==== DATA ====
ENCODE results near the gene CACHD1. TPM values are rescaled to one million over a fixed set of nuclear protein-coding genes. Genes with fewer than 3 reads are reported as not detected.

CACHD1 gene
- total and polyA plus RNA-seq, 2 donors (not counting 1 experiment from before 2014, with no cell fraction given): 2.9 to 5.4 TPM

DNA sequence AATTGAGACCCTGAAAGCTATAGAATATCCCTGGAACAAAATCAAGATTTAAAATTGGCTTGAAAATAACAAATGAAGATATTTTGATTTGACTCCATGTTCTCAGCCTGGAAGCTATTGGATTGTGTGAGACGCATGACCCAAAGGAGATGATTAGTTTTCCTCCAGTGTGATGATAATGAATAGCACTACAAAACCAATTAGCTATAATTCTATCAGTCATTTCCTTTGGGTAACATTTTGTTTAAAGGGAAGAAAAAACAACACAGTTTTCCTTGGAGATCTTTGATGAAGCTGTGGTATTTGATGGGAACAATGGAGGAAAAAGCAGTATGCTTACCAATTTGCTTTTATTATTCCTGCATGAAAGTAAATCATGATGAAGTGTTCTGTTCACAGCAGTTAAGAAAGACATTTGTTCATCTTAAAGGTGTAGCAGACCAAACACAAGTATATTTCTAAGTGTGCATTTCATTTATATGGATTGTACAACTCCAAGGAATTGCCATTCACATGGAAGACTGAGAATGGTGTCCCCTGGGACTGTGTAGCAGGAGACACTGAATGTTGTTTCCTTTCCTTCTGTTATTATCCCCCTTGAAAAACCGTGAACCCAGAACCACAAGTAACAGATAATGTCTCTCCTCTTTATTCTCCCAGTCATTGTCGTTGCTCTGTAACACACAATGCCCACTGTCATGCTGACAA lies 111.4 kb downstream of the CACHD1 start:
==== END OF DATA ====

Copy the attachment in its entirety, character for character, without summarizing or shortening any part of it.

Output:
ENCODE results near the gene CACHD1. TPM values are rescaled to one million over a fixed set of nuclear protein-coding genes. Genes with fewer than 3 reads are reported as not detected.

CACHD1 gene
- total and polyA plus RNA-seq, 2 donors (not counting 1 experiment from before 2014, with no cell fraction given): 2.9 to 5.4 TPM

DNA sequence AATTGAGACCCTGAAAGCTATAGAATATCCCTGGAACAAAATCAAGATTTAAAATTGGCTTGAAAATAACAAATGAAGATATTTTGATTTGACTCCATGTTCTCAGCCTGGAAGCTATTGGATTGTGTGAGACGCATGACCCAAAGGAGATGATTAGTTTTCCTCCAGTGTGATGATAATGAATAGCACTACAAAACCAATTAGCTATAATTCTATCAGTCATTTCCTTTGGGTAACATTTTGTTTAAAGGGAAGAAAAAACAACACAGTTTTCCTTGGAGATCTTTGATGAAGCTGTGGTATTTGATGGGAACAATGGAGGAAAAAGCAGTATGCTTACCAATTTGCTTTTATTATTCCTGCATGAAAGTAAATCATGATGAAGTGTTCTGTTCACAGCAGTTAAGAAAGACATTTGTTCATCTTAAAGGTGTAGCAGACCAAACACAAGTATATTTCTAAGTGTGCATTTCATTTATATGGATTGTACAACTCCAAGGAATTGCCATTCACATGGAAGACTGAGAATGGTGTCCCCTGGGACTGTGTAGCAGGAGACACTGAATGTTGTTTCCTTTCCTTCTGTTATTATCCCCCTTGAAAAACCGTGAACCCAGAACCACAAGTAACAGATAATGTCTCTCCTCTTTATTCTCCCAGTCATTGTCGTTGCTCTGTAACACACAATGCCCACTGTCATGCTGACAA lies 111.4 kb downstream of the CACHD1 start: